they passed, the pig called out something about a wolf huffing and puffing, but the children could not hear 
exactly what he said as the windows were closed. Grandpa thought that, had it been important, the pig would 
have come outside to tell them so. The next house they passed was occupied by three bears - a very large one, 
a medium sized one and a baby one. They looked as if they had just returned home and were going indoors as 
Grandpa and the children went by. 

As they continued on their way, they saw in the distance a very large, beautiful building with many towers. 
They asked Grandpa what it was but he had never seen one like it before, though he said he thought it was a castle. 

The children had heard about castles and wanted to see this one much closer so Grandpa agreed to take them. 
They soon arrived and, not seeing anyone around to ask if they could go in, they decided to have a quick look 
around by themselves. They went from room to room on the ground floor, each one seeming larger and more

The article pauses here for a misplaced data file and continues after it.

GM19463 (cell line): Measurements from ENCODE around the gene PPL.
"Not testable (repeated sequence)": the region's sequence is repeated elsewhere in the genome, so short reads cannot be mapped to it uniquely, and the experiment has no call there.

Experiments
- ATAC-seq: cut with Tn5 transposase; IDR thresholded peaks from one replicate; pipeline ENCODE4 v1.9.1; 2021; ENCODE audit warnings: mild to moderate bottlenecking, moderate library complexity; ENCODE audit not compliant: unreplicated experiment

decorative than the last, but, when they climbed the long, wide staircase and entered the first bedroom they 
had the surprise of their lives for, lying on the bed, was a beautiful girl fully dressed and asleep. As they did not 
want to disturb her, they tiptoed back down the stairs and out of the castle into the woods. 

They carried on their way until, outside a large house, they saw a pretty girl with her face and arms covered in 
what looked like black soot from a stove. She was crying and told them that she wanted to go to the Ball but had 
nothing to wear. The children told her not to worry for they were sure that something would turn up so that she 
could go. She thanked them for stopping to hear her sad tale and bid them “good day”. 

They soon came to a clearing in the woods, where a most unusual sight met their eyes. Outside of a little